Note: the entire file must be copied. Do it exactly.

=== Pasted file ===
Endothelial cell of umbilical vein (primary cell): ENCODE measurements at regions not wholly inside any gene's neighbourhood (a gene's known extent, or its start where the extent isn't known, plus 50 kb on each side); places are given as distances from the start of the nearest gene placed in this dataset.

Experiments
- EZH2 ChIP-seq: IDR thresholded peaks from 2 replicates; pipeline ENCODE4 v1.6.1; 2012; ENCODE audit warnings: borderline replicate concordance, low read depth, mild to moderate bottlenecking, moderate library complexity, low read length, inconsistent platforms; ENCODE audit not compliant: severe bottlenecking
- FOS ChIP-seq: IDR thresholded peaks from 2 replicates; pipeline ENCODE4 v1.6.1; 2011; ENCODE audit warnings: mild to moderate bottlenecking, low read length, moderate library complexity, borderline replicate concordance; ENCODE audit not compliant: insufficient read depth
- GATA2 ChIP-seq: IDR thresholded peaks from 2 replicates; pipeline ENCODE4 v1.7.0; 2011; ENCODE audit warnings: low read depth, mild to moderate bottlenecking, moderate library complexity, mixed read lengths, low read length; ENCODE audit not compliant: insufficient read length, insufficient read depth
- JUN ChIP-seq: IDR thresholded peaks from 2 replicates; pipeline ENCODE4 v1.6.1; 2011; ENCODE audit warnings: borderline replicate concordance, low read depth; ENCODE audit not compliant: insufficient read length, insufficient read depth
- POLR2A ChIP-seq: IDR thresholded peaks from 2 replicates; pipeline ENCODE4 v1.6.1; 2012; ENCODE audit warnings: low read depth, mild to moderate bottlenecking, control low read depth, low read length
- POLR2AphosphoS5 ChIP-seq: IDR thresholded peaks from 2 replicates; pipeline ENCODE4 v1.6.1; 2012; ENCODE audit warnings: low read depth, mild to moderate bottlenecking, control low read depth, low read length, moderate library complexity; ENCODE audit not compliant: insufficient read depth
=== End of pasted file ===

Endothelial cell of umbilical vein (primary cell): ENCODE measurements at regions not wholly inside any gene's neighbourhood (a gene's known extent, or its start where the extent isn't known, plus 50 kb on each side); places are given as distances from the start of the nearest gene placed in this dataset.

Experiments
- EZH2 ChIP-seq: IDR thresholded peaks from 2 replicates; pipeline ENCODE4 v1.6.1; 2012; ENCODE audit warnings: borderline replicate concordance, low read depth, mild to moderate bottlenecking, moderate library complexity, low read length, inconsistent platforms; ENCODE audit not compliant: severe bottlenecking
- FOS ChIP-seq: IDR thresholded peaks from 2 replicates; pipeline ENCODE4 v1.6.1; 2011; ENCODE audit warnings: mild to moderate bottlenecking, low read length, moderate library complexity, borderline replicate concordance; ENCODE audit not compliant: insufficient read depth
- GATA2 ChIP-seq: IDR thresholded peaks from 2 replicates; pipeline ENCODE4 v1.7.0; 2011; ENCODE audit warnings: low read depth, mild to moderate bottlenecking, moderate library complexity, mixed read lengths, low read length; ENCODE audit not compliant: insufficient read length, insufficient read depth
- JUN ChIP-seq: IDR thresholded peaks from 2 replicates; pipeline ENCODE4 v1.6.1; 2011; ENCODE audit warnings: borderline replicate concordance, low read depth; ENCODE audit not compliant: insufficient read length, insufficient read depth
- POLR2A ChIP-seq: IDR thresholded peaks from 2 replicates; pipeline ENCODE4 v1.6.1; 2012; ENCODE audit warnings: low read depth, mild to moderate bottlenecking, control low read depth, low read length
- POLR2AphosphoS5 ChIP-seq: IDR thresholded peaks from 2 replicates; pipeline ENCODE4 v1.6.1; 2012; ENCODE audit warnings: low read depth, mild to moderate bottlenecking, control low read depth, low read length, moderate library complexity; ENCODE audit not compliant: insufficient read depth